By Denis Devine (class of 2004)
KILLAI, Tamil Nadu, May 24, 2004—America’s favorite seafood has left this small fishing village with an aftertaste too bitter to be concealed by cocktail sauce.
Last September, an angry mob gathered in Killai’s open-air meeting hall and decided to seek its own brand of justice. Fed up with poverty, pollution and government indifference, hundreds of fishermen marched after midnight to attack an industry they say is ruining their land and water. Their target: shrimp farms whose crops end up as appetizers and entrees at sports bars and family restaurants throughout the United States.
Some poor people throughout the developing world are paying a high price for cheap shrimp, while others strike it rich. The booming shrimp-farming business of the last two decades has transformed much of the coastlines and bottom lines of tropical South Asia and Latin America, but the fishermen in this remote corner of southeast India’s Tamil Nadu state believe shrimp farming has their centuries-old traditions under siege.
On September 18th, 2003, fishermen from Killai and neighboring villages crept onto nearby ponds full of growing shrimp, opened the dams and let the water drain out. Crowds of women were beaten in a violent, pre-dawn raid by police the next morning, prompting investigations into human rights violations. Almost 100 men and women would be arrested in the following days. Now, the people of Killai want to enlist the help of Americans.
“Tell them, don’t eat these prawns that are produced out of our lives, out of our blood,” said V. K. Sezhiyan, one of the village’s elder fishermen.
U.S. seafood lovers will soon be able to heed Sezhiyan’s call. “Country-of-origin” labels are scheduled to become mandatory for imported shrimp and other seafood this fall, and the labels will also tell shoppers whether the product was caught in the wild or raised on farms. But no label will convey the anguish of Killai’s fishermen as they watch their traditional way of life slip through their nets.
The technological advances and chemical enhancements of the late 20th Century’s “Blue Revolution” rapidly transformed fish-farming from a small-scale, rural tradition to today’s high-tech, global industry. Modern industrial aquaculture is often touted as the best hope for feeding a growing population as fish stocks disappear and for helping poor nations recover from massive debt. Derided as a “pink gold rush” by its critics, shrimp farming is the most profitable and largest front in the Blue Revolution.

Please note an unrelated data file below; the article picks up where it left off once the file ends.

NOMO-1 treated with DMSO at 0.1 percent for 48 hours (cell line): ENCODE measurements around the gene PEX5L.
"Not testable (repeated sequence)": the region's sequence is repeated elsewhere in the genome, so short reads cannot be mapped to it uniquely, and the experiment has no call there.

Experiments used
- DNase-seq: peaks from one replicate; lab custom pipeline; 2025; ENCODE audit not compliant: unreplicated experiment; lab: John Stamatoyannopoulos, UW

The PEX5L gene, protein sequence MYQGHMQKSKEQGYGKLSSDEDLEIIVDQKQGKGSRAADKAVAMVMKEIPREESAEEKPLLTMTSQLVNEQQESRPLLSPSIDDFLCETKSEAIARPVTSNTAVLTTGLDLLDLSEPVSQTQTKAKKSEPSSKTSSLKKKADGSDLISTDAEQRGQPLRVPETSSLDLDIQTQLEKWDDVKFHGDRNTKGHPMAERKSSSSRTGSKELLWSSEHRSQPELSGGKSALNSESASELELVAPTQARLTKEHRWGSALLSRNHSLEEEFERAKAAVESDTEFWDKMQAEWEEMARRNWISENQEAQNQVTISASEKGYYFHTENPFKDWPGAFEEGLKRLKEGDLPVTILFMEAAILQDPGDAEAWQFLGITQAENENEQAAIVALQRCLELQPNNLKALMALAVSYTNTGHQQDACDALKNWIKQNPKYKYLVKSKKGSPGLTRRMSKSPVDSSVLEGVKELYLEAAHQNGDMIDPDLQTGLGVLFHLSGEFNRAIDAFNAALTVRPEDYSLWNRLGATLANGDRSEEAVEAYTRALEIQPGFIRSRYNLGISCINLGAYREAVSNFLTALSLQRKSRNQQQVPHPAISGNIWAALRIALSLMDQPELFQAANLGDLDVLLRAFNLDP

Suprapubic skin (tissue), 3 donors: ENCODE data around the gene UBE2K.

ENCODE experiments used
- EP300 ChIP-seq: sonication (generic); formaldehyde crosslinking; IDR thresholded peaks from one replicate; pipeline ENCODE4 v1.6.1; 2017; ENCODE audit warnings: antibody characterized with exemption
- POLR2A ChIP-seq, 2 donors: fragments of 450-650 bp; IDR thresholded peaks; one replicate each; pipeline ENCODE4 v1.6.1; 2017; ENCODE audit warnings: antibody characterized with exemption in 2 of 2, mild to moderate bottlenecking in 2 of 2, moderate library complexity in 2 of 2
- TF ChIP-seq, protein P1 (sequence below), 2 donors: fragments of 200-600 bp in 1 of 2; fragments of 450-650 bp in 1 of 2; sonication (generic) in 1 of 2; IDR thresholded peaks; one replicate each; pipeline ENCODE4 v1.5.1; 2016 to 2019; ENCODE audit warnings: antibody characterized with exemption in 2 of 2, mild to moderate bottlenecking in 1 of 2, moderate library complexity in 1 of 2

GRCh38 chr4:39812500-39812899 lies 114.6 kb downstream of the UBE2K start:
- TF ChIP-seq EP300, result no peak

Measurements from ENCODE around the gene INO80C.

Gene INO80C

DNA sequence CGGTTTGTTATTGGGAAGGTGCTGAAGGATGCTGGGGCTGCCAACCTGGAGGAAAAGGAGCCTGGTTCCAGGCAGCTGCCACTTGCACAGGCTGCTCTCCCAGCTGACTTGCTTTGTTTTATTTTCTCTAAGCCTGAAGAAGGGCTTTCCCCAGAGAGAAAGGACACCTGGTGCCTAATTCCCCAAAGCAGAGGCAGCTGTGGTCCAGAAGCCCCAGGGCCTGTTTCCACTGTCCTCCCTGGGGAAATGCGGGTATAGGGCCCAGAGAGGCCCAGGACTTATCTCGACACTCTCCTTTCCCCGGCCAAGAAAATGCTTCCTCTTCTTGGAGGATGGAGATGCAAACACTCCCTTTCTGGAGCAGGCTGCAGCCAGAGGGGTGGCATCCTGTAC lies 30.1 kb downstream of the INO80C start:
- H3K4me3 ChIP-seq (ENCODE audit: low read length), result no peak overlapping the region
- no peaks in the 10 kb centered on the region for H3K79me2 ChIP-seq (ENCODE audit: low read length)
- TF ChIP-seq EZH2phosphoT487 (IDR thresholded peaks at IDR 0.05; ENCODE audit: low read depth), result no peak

Underwritten by international development loans, global production of farm-raised shrimp grew by 300 percent between 1975 and 1985 and 250 percent between 1985 and 1995. The industry is still growing, up 10.5 percent in the last four years, and farm-raised shrimp are gobbling up the expanding market. In the early 1980s, only five percent of the world’s shrimp were farm-raised; last year, shrimp farms produced about 35 percent – or 3.5 billion pounds – of the global shrimp supply.
Thanks to this flood of farmed imports, American seafood lovers have seen shrimp transformed in recent years from a locally-caught luxury dish to a cheap, ubiquitous staple at sports bars and fast-food chains. Since overtaking tuna in 2001, shrimp has been America’s most popular seafood. The United States is the biggest shrimp importer in the world, and gets about 90 percent of its shrimp from farms throughout the developing world, like those in Killai.
This global glut of cheap, farmed shrimp also threatens the livelihoods of the men and women who catch wild shrimp around the world, including the United States. Shrimp imports from the U.S.’s top six suppliers – China, Vietnam, Ecuador, Brazil, Thailand and India – jumped 67 percent over the last three years, while wholesale prices dropped 28 percent.
While Killai’s fishermen struck back against the shrimp farms themselves, their counterparts in the U.S. took the industry to court. The U.S. International Trade Commission is reviewing an anti-dumping petition against those six shrimp importing countries filed by a coalition of shrimpers, dock owners and shrimp processors from Alabama, Georgia, Louisiana, Mississippi, Texas and North and South Carolinas.